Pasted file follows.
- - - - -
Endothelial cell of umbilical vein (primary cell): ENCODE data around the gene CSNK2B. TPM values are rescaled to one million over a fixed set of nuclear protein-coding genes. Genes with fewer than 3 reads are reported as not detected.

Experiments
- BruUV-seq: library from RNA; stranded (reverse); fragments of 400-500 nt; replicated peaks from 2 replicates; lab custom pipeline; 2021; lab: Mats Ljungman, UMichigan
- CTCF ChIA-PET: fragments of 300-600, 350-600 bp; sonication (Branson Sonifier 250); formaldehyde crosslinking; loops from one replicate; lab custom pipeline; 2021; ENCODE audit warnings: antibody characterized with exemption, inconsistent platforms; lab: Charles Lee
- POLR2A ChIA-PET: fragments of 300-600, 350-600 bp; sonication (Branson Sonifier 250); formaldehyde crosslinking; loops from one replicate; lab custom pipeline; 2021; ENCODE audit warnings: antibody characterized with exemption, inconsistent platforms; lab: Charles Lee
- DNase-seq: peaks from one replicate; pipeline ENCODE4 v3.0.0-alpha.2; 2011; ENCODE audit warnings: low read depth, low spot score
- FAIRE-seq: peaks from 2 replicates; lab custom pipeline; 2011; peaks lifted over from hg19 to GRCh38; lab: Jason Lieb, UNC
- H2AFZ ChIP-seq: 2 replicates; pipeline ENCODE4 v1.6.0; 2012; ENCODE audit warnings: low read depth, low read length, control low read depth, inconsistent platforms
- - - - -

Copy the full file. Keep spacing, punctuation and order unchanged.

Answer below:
Endothelial cell of umbilical vein (primary cell): ENCODE data around the gene CSNK2B. TPM values are rescaled to one million over a fixed set of nuclear protein-coding genes. Genes with fewer than 3 reads are reported as not detected.

Experiments
- BruUV-seq: library from RNA; stranded (reverse); fragments of 400-500 nt; replicated peaks from 2 replicates; lab custom pipeline; 2021; lab: Mats Ljungman, UMichigan
- CTCF ChIA-PET: fragments of 300-600, 350-600 bp; sonication (Branson Sonifier 250); formaldehyde crosslinking; loops from one replicate; lab custom pipeline; 2021; ENCODE audit warnings: antibody characterized with exemption, inconsistent platforms; lab: Charles Lee
- POLR2A ChIA-PET: fragments of 300-600, 350-600 bp; sonication (Branson Sonifier 250); formaldehyde crosslinking; loops from one replicate; lab custom pipeline; 2021; ENCODE audit warnings: antibody characterized with exemption, inconsistent platforms; lab: Charles Lee
- DNase-seq: peaks from one replicate; pipeline ENCODE4 v3.0.0-alpha.2; 2011; ENCODE audit warnings: low read depth, low spot score
- FAIRE-seq: peaks from 2 replicates; lab custom pipeline; 2011; peaks lifted over from hg19 to GRCh38; lab: Jason Lieb, UNC
- H2AFZ ChIP-seq: 2 replicates; pipeline ENCODE4 v1.6.0; 2012; ENCODE audit warnings: low read depth, low read length, control low read depth, inconsistent platforms